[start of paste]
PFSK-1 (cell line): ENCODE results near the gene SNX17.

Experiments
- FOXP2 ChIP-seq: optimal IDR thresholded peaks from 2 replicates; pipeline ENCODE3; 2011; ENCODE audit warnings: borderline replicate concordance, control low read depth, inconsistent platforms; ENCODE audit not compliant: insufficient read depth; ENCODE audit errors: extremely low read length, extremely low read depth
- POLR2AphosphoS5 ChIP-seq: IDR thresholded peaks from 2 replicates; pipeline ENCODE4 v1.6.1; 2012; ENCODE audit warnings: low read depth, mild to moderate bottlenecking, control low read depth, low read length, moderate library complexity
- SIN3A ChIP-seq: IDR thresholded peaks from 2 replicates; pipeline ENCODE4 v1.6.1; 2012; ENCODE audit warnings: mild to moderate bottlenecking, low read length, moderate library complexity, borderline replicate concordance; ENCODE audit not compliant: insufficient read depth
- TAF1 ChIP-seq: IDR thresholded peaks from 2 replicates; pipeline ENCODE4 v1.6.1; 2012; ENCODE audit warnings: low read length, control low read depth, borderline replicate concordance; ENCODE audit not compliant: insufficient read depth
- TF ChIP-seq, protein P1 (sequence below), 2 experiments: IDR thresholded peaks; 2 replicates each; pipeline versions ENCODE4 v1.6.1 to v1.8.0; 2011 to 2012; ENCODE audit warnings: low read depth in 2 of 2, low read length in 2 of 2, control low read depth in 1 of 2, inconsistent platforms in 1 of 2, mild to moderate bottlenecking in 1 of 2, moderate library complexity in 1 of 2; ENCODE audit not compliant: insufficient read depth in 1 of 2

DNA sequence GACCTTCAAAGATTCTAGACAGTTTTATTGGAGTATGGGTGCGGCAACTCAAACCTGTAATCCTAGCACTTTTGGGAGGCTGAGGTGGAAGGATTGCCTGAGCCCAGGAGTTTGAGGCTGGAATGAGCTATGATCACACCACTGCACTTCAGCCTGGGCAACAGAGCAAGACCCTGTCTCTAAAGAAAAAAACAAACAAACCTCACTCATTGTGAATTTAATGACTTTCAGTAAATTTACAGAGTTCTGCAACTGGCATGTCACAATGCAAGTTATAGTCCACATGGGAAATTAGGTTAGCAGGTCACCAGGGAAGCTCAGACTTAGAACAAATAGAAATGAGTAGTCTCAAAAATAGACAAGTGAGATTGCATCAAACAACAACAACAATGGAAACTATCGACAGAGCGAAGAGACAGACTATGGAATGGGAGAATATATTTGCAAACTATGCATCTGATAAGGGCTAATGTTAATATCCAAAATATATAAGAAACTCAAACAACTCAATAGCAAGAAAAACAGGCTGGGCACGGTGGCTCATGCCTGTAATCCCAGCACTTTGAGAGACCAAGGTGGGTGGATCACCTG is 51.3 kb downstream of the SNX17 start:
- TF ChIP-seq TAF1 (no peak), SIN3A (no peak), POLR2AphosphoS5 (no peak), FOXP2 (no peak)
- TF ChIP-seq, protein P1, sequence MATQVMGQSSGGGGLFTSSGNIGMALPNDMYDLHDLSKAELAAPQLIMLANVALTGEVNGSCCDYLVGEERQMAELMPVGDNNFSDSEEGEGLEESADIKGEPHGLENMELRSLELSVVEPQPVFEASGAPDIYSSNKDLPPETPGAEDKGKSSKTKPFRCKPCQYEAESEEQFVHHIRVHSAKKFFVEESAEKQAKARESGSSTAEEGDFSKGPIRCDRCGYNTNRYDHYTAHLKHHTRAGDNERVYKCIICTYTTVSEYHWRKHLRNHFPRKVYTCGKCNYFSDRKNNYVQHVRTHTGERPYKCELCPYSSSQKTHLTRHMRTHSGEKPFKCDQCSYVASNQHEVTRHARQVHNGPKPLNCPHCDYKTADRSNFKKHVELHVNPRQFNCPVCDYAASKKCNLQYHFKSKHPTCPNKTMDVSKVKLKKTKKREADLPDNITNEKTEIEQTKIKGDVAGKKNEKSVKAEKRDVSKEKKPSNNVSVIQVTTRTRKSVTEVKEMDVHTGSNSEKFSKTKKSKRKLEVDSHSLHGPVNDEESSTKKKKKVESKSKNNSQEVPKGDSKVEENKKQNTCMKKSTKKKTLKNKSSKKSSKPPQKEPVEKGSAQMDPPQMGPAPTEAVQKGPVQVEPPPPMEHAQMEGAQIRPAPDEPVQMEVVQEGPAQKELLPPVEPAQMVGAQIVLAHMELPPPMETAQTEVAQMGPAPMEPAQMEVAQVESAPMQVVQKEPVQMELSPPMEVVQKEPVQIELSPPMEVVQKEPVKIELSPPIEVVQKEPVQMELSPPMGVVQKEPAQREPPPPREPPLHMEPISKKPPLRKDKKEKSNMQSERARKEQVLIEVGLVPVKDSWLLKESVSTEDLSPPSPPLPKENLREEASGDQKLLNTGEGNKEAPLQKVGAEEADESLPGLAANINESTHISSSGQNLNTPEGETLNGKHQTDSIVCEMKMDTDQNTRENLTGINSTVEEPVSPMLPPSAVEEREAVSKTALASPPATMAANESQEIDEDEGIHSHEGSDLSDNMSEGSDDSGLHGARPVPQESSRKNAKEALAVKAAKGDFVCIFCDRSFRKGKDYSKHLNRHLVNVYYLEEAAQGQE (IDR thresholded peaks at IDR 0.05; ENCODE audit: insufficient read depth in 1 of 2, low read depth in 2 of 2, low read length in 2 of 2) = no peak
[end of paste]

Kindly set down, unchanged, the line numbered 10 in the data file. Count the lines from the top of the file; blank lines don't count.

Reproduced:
- TF ChIP-seq, protein P1, sequence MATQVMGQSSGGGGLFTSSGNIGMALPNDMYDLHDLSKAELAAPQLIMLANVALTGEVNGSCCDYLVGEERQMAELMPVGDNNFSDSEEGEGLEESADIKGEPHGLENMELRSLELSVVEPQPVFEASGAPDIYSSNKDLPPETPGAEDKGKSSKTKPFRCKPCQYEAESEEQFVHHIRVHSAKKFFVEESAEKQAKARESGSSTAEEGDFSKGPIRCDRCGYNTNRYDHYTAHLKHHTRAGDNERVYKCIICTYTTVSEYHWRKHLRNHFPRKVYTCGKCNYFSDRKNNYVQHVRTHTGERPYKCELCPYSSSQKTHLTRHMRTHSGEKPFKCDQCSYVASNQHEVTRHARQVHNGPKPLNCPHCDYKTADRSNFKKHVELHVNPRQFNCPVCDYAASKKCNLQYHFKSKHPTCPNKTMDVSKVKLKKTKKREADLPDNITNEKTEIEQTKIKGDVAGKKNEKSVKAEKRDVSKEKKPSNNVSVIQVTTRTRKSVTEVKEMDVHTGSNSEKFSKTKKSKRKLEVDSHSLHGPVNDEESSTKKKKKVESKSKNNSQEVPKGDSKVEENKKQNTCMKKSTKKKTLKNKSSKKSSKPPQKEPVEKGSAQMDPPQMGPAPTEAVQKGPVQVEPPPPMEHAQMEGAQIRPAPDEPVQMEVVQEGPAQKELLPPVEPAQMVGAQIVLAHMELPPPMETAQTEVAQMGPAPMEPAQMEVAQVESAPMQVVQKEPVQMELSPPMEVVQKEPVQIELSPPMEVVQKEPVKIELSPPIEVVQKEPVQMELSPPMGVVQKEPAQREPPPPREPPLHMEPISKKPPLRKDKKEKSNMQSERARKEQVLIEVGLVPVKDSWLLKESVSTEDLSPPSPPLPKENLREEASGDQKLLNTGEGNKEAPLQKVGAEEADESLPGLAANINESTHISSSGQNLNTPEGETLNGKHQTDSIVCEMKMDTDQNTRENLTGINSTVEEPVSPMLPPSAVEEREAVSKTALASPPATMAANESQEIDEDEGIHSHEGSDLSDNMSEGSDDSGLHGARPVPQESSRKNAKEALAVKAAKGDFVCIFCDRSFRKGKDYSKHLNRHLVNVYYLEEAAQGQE (IDR thresholded peaks at IDR 0.05; ENCODE audit: insufficient read depth in 1 of 2, low read depth in 2 of 2, low read length in 2 of 2) = no peak